A trip to a theme park finally made her realize she was ready to make a change
Heather Jones is dedicated to fitness. The 25-year-old makes a commitment to exercise seven days a week, maintains a diet based on clean eating, and leads four classes per week at her local YMCA that combine strength training and aerobics. But fitness wasn’t always such an integral part of her daily life.
Diagnosed with polycystic ovary syndrome (PCOS) and told she was insulin-resistant at age 18, Jones had always found it difficult to lose weight. She had tried Weight Watchers and made appointments with dietitians and nutritionists, but it was a trip to a theme park that finally made her realize she was ready to make a change.
“My mom and I went down to Florida one spring, and we visited Busch Gardens during our visit. She agreed to ride a roller coaster with me, and I was so excited because she hates roller coasters and never rides them,” Jones recalls. “When I got on, the safety strap didn’t fit over me. I was 21, I was embarrassed, and the worker didn’t handle it very well. It made me really upset.”
It was on that trip that Jones decided that, after 21 years of struggling with her weight, she would look into a bariatric surgery program. Jones, who lives in North Wales and was a student at Drexel University at the time, looked at a few bariatric programs in the area, but ultimately selected the Bariatric Center at Bryn Mawr Hospital and surgeon Richard Ing, MD for her surgery.
“What I liked about the program at Bryn Mawr Hospital was that the first thing you did was meet with Dr. Ing. When we met, he asked me what I wanted, and that was so different from the other programs,” says Jones. “From the beginning, he had his hand in everything I did and that was ultimately what drew me to the program.”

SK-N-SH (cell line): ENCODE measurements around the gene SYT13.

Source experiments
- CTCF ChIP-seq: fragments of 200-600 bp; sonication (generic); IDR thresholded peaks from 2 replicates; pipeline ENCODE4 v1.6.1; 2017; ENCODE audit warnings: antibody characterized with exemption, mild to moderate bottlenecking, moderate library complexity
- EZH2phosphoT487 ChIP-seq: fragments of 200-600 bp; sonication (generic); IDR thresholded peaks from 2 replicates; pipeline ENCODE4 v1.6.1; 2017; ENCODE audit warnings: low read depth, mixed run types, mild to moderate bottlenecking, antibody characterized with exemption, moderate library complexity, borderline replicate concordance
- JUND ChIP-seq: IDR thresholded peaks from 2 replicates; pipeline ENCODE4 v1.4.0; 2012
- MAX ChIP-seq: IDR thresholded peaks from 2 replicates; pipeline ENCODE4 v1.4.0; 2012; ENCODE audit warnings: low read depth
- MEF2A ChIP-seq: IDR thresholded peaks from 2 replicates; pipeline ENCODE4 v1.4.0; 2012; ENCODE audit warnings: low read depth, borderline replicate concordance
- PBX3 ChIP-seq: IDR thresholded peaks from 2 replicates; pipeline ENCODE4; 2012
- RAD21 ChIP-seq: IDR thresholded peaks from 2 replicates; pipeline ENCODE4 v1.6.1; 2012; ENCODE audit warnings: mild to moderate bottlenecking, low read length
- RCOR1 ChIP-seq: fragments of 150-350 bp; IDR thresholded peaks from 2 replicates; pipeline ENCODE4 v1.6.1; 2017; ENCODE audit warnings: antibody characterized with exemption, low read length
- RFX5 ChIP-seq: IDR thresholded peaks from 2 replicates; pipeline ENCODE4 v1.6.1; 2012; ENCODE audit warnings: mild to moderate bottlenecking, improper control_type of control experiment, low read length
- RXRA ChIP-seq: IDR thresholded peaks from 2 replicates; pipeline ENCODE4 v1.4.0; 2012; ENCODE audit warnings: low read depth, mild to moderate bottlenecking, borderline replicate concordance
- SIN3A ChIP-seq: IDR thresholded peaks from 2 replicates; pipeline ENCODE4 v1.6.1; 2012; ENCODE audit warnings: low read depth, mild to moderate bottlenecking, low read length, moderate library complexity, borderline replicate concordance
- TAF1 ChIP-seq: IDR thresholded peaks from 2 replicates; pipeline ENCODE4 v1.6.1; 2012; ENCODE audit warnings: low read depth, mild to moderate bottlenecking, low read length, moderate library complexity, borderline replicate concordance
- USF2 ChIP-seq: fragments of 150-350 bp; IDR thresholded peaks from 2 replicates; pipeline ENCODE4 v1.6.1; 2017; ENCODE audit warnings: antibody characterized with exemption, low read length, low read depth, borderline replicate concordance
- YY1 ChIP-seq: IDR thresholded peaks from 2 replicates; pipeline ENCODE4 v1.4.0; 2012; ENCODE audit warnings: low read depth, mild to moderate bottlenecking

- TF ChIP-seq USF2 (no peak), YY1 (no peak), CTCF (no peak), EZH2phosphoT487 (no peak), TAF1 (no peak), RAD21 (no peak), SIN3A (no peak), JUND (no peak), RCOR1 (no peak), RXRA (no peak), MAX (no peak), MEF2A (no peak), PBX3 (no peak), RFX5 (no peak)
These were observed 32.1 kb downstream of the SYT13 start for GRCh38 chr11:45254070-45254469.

After weeks of weight loss preparation, Jones underwent a full roux-en-y gastric bypass surgery with Dr. Ing in July 2011. Although she admits that the days immediately following surgery were painful, Jones says her spirits were on the rise when she began to notice the weight falling off.
Inspired by her results, she decided to visit Drexel’s student fitness center. Though she had been working out at her local YMCA once she had been medically cleared by Dr. Ing, it was the first time Jones would be working out among her peers. At first, she was nervous about how they would react.
“I decided to go to a Les Mills Body Pump class being offered at the gym, and the staff of the women’s basketball team walked in. I almost walked out. I thought, ‘No way am I going to work out in front of them.’ I was embarrassed,” says Jones. “They turned out to be the nicest people to work out with, and I kept coming back.”
Over the next two years, Jones continued losing weight, gaining muscle definition, and exploring new fitness trends. Then, in March 2013, Jones took her love of fitness to a new level: She decided to become a certified fitness instructor. Down 100 pounds since her surgery, her confidence was at an all-time high, and she was ready to motivate others who could benefit from her story.
After rigorous training, Jones became a certified Les Mills instructor in May 2013. She currently teaches RPM, a high intensity, indoor cycling workout, and CXWORX, a core strengthening workout, at her local YMCA, and has her eyes set on additional certifications in the future.
“I’m finally at a point where I’m happy with what I’ve done, and I felt that I had to tell members where I had come from. It doesn’t matter what you look like, you can achieve anything,” Jones says. “I wasn’t someone who had been into fitness my entire life, and I was able to achieve this after a lifetime of being overweight.”
Is Bariatric Surgery Right for You?
For many patients, including Heather, traditional diet and exercise doesn't always work.
“Bariatric surgery, or weight loss surgery, is the only option that effectively treats morbid obesity in people for whom more conservative measures have failed,” explains Dr. Ing.
Potential candidates for bariatric surgery include those with a body mass index (BMI) greater than 40, or those with a BMI between 35 and 40 who have another condition, like obesity-related Type 2 diabetes, sleep apnea, or heart disease.